Salix are renowned for their beautiful forms, from graceful weeping willow trees to striking twisted willows. Salix trees are also popular for their fluffy catkins and variety of bark colours, including red, yellow and green. We offer compact dwarf Willows to statuesque tall Willows and everything in between, so no matter what size garden you have there is a perfectly proportioned Willow tree.
Often found near water, Willow trees benefit from coping well in damp or wet sites so are an excellent choice for these tricky situations. In fact, the roots of Willow trees can even help prevent erosion at the side of rivers. Some varieties will also tolerate drought.
The pretty catkins that adorn the trees in spring are the flowers of this species. These catkins are important for producing an early source of nectar and pollen for bees and insects. Birds particularly like willow trees as a place to forage for insects to eat.
There are many common names for the Salix tree, including: willow, pussy willow, goat willow, dwarf willow and weeping willow. The most common name, weeping willow, comes from the rain water dripping from the hanging branches and making it look as if the willow tree is crying. The Latin name Salix is derived from the Celtic 'sal' meaning near and 'lis' meaning water as they are often found near water. In Celtic faith, it is believed that because the Weeping Willow is so closely associated with water, it has connections with the moon: the Celts also believe that its wood increases psychic abilities.
Perhaps due to their magnificent and mystical beauty, Salix have taken on a variety of symbols in many cultures. In Japan, Willow trees are a sign of ghosts and it is believed that wherever Willow trees grow, ghosts will appear. They also symbolise death in Greek culture, yet ironically this species represents eternal life and overcoming adversity to other cultures, due to its ability to thrive in conditions where other species wouldn't. In English folklore they are thought of as sinister with stories telling of willow trees uprooting themselves and stalking travellers. According to other mythology, Weeping Willow trees are associated with all that is feminine, as well as fertility and sexuality.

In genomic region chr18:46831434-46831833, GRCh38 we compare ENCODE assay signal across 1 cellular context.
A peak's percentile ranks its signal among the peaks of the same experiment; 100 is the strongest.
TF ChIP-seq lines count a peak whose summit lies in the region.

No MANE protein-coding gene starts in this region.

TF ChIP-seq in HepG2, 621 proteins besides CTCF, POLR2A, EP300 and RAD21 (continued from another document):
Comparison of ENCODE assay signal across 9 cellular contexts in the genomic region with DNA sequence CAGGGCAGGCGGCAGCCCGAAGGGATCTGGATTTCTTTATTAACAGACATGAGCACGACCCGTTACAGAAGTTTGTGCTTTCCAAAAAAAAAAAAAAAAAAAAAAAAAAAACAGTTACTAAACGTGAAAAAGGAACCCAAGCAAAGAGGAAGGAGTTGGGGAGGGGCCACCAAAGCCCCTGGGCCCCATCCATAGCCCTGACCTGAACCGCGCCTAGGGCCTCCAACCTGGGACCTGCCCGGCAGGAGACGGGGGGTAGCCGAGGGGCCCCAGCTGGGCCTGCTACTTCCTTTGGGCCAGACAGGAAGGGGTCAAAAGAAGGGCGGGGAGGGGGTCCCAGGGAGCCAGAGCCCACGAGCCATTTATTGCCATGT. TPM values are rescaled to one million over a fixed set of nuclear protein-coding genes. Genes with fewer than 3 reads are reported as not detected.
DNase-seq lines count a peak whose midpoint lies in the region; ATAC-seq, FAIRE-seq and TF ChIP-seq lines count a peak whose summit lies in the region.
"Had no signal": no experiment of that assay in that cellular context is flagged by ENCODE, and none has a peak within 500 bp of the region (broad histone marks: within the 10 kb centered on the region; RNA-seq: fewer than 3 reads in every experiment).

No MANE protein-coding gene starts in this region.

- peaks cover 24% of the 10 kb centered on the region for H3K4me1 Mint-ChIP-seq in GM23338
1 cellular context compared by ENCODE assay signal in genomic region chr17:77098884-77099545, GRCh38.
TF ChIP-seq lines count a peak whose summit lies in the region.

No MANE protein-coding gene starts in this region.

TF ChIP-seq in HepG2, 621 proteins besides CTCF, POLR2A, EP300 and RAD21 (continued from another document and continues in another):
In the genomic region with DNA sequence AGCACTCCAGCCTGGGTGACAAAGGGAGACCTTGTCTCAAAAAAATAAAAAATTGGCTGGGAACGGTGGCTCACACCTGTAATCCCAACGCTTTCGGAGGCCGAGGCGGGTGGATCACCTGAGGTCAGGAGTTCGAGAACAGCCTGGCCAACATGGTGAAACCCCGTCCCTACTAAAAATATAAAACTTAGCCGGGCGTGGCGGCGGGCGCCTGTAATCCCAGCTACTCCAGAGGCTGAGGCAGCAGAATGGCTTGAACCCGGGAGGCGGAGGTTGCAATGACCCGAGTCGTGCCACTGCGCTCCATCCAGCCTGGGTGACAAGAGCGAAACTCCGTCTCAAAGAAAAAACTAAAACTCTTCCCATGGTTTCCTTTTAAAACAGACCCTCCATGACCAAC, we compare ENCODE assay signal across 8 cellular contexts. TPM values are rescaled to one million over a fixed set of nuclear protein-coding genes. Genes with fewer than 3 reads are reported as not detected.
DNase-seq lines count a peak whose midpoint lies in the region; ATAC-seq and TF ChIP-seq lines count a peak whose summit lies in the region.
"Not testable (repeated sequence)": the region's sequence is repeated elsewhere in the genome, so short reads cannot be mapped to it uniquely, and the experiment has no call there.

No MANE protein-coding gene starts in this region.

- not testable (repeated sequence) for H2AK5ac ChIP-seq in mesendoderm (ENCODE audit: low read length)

Willow trees have been used for medicinal purposes. Ancient Egyptians used the leaves and bark to treat fevers and aches and Hippocrates wrote about the medicinal properties of Willow in 5th century BC, advising people to chew on it to reduce fever and inflammation. In fact the salicylic acid present in it is one of the main compounds found in modern-day Aspirin.
Willow trees are exceptionally useful trees. Unlike other woods, willow is highly pliable so it is less likely to split when bent and can be woven into wicker to make baskets, fish traps and fences. Fishing nets made from willow branches have been found to date back to 8300 BC. Paper, rope and string can also be produced from the wood, whilst Willow bark can be used to make tea which works as an anti-oxidant. As if all this wasn't enough, the catkins can be cooked and mashed as a food source for survival purposes.